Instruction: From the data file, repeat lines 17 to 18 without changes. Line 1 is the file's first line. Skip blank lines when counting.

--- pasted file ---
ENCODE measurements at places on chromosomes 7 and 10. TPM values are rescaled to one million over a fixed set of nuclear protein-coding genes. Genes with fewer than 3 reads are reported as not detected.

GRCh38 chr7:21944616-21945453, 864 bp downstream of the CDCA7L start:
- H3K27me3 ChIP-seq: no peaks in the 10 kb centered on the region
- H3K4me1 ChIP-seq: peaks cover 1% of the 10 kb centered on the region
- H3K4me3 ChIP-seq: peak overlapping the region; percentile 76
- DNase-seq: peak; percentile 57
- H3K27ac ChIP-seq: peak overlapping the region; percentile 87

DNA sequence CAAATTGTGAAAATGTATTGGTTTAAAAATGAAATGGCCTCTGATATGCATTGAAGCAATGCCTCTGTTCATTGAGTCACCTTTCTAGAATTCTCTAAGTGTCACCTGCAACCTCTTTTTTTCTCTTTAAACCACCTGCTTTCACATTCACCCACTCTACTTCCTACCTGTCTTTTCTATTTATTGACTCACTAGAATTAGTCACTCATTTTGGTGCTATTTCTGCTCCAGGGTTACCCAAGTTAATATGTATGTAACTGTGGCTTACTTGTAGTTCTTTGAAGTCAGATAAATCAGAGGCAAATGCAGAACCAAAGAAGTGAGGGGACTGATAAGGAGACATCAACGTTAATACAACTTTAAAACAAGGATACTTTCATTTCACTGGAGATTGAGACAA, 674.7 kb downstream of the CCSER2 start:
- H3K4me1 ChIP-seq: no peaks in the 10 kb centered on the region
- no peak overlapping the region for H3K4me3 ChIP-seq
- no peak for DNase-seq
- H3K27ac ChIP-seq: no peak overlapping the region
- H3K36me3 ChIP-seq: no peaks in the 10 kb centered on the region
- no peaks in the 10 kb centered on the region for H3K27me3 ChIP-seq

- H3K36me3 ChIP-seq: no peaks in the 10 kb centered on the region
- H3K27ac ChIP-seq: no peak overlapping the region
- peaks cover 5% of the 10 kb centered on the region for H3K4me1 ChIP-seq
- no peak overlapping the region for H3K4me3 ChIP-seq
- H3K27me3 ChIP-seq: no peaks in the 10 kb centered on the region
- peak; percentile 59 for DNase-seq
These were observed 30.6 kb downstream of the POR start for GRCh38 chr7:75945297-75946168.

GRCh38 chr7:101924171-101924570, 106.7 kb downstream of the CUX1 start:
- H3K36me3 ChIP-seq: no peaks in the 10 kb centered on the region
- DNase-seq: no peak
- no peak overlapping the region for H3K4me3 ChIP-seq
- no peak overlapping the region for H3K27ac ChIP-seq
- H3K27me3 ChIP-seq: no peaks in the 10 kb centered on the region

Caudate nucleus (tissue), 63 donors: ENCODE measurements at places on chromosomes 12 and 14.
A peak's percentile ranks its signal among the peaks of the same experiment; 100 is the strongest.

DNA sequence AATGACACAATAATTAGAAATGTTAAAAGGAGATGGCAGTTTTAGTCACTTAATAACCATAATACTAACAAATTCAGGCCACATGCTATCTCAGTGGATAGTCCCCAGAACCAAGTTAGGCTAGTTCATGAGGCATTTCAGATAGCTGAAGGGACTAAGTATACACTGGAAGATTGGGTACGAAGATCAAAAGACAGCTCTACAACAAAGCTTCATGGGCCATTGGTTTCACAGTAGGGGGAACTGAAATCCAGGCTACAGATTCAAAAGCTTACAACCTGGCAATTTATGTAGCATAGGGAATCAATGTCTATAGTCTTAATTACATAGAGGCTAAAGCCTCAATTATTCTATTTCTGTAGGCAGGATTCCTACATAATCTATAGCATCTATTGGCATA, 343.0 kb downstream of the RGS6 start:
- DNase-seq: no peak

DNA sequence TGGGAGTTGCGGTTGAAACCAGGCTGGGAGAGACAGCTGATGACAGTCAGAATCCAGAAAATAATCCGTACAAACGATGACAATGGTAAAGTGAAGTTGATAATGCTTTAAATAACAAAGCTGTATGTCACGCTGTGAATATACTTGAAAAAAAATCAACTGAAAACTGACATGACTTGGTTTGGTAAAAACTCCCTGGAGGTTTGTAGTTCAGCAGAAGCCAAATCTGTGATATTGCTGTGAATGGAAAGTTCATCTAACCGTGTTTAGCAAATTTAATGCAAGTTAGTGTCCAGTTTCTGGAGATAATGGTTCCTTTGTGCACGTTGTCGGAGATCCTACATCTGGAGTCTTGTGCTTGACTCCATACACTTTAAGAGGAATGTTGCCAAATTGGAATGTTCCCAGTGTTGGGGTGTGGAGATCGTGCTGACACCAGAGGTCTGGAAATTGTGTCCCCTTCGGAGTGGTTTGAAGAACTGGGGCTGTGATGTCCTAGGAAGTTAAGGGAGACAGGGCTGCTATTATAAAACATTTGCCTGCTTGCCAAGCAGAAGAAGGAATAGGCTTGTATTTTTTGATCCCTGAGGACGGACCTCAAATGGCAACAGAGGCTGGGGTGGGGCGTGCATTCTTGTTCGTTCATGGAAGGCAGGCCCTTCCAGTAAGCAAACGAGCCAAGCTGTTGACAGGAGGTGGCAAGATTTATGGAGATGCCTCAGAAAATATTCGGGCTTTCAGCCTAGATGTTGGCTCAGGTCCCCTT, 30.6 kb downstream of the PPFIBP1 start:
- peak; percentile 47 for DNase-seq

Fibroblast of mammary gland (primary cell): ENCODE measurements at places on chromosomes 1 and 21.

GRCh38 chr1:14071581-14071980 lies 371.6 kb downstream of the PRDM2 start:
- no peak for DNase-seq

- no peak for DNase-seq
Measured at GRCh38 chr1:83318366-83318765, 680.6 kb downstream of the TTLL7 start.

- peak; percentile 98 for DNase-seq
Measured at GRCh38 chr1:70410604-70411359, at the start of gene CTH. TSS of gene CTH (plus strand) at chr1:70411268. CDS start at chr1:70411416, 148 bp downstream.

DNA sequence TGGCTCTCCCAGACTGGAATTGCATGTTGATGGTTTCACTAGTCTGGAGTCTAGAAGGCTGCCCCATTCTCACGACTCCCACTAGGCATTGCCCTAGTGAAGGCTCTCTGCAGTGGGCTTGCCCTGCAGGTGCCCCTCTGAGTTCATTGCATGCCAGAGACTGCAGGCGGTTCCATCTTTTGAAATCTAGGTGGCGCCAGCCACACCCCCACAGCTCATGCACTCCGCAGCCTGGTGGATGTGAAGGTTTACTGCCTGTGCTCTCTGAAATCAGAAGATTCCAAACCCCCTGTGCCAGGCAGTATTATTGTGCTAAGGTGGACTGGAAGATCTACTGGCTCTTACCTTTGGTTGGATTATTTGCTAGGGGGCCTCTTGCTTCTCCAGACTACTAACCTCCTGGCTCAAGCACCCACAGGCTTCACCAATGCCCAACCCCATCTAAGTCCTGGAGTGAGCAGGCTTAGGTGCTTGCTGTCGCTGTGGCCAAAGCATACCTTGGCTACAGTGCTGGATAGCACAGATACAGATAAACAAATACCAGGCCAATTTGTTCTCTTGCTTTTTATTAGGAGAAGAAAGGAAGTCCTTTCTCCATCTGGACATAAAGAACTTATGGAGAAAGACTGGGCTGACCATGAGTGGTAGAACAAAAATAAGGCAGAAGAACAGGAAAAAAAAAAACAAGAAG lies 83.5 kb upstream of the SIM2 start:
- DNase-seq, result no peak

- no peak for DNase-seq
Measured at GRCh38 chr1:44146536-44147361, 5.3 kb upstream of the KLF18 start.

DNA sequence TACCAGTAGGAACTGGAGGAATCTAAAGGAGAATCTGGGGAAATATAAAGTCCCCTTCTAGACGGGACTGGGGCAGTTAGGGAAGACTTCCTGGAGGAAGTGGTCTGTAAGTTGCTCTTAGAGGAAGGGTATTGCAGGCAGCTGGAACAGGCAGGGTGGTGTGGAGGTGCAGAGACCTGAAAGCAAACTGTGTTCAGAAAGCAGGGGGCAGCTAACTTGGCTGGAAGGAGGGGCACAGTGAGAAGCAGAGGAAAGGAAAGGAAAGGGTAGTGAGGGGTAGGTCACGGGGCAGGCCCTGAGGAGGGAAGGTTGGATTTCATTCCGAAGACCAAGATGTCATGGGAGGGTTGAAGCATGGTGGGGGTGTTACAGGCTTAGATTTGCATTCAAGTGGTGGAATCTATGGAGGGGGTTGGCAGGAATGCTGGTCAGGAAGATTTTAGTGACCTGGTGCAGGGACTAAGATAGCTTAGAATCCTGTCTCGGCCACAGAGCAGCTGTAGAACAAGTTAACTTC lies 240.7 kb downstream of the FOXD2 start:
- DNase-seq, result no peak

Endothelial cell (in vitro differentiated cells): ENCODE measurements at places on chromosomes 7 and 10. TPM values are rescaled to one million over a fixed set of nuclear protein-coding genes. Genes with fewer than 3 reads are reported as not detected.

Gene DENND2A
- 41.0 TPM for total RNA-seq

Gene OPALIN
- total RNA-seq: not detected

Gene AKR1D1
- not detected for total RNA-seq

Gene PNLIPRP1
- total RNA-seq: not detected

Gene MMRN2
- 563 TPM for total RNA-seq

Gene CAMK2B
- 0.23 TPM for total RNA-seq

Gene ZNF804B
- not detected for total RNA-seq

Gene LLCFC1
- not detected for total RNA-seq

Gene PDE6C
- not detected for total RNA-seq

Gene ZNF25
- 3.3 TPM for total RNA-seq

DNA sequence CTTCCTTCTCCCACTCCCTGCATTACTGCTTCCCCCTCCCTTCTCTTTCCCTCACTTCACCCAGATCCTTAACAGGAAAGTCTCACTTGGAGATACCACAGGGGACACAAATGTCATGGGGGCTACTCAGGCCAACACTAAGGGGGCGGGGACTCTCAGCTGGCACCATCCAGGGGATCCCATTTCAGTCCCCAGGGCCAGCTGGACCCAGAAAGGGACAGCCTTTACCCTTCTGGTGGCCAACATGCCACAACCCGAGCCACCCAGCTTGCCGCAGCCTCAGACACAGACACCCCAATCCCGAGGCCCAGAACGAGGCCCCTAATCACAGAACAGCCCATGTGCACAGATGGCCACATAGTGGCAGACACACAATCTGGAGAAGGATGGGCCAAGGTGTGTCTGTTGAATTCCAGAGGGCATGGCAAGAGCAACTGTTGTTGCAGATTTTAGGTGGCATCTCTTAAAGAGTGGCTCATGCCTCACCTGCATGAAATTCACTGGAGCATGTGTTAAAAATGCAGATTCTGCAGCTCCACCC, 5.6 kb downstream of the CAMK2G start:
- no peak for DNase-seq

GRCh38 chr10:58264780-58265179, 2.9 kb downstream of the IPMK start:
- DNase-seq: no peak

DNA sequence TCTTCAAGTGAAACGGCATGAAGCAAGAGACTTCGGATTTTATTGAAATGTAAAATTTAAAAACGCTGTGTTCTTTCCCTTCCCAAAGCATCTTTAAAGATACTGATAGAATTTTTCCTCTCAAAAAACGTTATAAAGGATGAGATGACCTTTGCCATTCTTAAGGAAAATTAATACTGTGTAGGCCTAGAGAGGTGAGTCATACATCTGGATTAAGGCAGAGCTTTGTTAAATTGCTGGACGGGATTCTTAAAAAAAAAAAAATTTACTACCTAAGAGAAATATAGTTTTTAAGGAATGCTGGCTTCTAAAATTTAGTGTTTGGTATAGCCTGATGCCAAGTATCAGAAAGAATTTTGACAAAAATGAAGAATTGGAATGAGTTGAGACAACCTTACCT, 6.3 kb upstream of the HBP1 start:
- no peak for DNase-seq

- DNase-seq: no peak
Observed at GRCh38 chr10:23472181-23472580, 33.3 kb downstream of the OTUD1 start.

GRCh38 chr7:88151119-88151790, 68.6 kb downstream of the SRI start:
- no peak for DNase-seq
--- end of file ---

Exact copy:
- peaks cover 5% of the 10 kb centered on the region for H3K4me1 ChIP-seq
- no peak overlapping the region for H3K4me3 ChIP-seq